Pascal's wager

-10 duckduckMOO 22 April 2013 04:41AM

I started this as a comment on "Being half wrong about pascal's wager is even worse" but its really long, so I'm posting it in discussion instead.


Also I illustrate here using negative examples (hell and equivalents) for the sake of followability and am a little worried about inciting some paranoia so am reminding you here that every negative example has an equal and opposite positive partner. For example pascal's wager has the opposite where accepting sends you to hell, it also has the opposite where refusing sends you to heaven. I haven't mentioned any positive equivalents or opposites below. Also all of these possibilities are literally effectively 0 so dun worry.


"For so long as I can remember, I have rejected Pascal's Wager in all its forms on sheerly practical grounds: anyone who tries to plan out their life by chasing a 1 in 10,000 chance of a huge pay-off is almost certainly doomed in practice.  This kind of clever reasoning never pays off in real life..."


Pascal's wager shouldn't be in in the reference class of real life. It is a unique situation that would never crop up in real life as you're using it. In the world in which pascal's wager is correct you would still see people who plan out their lives on a 1 in 10000 chance of a huge pay-off fail 9999 times out of 10000. Also, this doesn't work for actually excluding pascal's wager. If pascal's wager starts off excluded from the category real life you've already made up your mind so this cannot quite be the actual order of events.


In this case 9999 times you waste your Christianity and 1/10000 you don't go to hell for eternity which is, at a vast understatement, much worse than 10000 times as bad as worshipping god even at the expense of the sanity it costs to force a change in belief, the damage it does to your psyche to live as a victim of self inflicted Stockholm syndrome, and any other non obvious cost: With these premises choosing to believe in God produces infinitely better consequences on average.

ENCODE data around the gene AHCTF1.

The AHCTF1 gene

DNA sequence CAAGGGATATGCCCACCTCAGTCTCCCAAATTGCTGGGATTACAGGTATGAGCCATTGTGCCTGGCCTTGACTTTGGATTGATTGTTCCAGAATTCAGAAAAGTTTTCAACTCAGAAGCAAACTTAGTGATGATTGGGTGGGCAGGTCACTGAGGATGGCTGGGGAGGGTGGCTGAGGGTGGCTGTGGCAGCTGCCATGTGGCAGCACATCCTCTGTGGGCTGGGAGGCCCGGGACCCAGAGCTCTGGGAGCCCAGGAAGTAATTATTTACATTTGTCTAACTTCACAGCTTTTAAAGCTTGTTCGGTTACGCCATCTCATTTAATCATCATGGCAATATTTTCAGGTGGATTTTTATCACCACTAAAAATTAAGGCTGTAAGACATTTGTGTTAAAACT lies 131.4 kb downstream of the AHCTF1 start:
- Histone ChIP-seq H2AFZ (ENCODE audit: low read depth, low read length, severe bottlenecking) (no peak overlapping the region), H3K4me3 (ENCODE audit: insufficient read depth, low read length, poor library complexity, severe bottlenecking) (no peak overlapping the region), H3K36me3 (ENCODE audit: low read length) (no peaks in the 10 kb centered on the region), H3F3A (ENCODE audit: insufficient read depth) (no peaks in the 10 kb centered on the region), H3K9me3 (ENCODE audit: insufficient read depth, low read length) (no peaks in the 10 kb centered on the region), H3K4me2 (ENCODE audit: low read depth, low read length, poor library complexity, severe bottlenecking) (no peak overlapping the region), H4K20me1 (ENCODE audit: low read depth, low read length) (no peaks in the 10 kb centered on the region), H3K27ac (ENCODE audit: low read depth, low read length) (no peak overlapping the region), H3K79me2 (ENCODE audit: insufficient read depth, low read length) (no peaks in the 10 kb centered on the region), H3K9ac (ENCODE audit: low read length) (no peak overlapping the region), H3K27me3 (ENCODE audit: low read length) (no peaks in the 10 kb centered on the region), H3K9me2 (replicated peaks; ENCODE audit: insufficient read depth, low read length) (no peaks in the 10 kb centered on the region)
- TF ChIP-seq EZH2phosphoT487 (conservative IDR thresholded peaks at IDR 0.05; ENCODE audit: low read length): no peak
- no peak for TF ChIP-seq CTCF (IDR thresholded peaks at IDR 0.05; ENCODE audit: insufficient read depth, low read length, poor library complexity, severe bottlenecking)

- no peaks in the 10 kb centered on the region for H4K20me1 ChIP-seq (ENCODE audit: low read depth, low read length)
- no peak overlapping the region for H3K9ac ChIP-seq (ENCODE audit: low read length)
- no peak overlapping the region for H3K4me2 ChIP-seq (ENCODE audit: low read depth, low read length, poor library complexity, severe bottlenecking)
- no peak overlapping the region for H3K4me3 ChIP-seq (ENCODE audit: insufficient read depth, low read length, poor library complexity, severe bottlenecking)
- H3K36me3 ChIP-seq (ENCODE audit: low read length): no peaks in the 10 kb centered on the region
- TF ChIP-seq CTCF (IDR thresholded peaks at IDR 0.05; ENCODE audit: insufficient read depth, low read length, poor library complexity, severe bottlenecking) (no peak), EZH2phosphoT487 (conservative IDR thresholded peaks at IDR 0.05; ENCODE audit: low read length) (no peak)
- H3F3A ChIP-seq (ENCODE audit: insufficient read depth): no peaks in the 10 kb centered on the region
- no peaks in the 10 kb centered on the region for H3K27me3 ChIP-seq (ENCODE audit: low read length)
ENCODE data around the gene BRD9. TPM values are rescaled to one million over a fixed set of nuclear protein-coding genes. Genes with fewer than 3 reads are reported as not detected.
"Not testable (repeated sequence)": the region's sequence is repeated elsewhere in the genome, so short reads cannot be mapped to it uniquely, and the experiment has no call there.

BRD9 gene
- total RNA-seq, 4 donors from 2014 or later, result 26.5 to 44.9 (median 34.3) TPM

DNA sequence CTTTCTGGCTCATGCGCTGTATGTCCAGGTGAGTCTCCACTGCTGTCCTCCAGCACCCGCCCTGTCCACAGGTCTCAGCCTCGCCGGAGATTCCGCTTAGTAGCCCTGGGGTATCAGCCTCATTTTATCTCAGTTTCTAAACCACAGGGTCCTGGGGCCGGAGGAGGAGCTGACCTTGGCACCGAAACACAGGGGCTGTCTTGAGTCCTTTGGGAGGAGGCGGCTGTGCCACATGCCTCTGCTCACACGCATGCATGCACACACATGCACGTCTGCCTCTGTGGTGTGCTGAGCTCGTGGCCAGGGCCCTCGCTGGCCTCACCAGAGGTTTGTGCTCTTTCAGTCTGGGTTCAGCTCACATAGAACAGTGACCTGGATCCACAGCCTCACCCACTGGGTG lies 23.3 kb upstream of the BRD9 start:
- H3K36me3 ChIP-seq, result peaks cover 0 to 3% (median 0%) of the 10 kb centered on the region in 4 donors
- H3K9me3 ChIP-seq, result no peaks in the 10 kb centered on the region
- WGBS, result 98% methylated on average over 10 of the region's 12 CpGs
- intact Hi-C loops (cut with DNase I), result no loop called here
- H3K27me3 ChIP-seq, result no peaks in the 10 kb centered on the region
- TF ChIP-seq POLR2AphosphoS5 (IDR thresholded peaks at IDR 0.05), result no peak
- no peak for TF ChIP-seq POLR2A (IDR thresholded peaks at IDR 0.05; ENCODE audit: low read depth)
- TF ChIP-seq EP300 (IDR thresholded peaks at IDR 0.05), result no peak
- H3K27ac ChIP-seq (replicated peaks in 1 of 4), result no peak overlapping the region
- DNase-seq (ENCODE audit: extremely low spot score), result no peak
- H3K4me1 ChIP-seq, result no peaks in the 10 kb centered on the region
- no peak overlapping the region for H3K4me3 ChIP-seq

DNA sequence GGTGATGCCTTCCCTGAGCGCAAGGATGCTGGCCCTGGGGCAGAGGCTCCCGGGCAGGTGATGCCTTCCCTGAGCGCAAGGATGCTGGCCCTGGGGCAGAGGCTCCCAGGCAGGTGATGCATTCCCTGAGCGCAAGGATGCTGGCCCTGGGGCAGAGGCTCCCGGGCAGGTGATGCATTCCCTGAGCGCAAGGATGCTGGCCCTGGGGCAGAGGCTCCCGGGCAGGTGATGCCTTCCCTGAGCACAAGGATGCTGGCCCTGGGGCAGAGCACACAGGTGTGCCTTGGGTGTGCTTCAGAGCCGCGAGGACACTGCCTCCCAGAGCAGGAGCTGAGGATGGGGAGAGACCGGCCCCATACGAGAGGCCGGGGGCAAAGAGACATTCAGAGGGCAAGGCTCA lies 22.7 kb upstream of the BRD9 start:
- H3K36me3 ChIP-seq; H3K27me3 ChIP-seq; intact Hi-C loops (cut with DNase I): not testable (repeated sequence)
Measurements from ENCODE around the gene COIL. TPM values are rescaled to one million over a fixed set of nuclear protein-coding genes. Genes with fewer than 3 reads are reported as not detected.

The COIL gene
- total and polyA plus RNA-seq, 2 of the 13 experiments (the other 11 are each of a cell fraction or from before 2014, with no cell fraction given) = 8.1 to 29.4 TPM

Luckily the premises are wrong. 1/10000 is about 1/10000 too high for the relevant probability. Which is:

the probability that the wager or equivalent, (anything whose acceptance would prevent you going to hell is equivalent) is true


the probability that its opposite or equivalent, (anything which would send you to hell for accepting is equivalent), is true 


Equivalence here refers to what behaviours it punishes or rewards. I used hell because it is in the most popular wager but it applies to all wagers. To illustrate: If its true that there is one god: ANTIPASCAL GOD, and he sends you to hell for accepting any pascal's wager, then that's equivalent to any pascal's wager you hear having an opposite (no more "or equivalent"s will be typed but they still apply) which is true because if you accept any pascal's wager you go to hell. Conversely, If PASCAL GOD is the only god and he sends you to hell unless you accept any pascal's wager, that's equivalent to any pascal's wager you hear being true.


The real trick of pascals wager is the idea that they're generally no more likely than their opposite. For example, there are lots of good, fun, reasons to assign the Christian pascal's wager a lower probability than its opposite even engaging on a Christian level:


Hell is a medieval invention/translation error: the eternal torture thing isn't even in the modern bibles.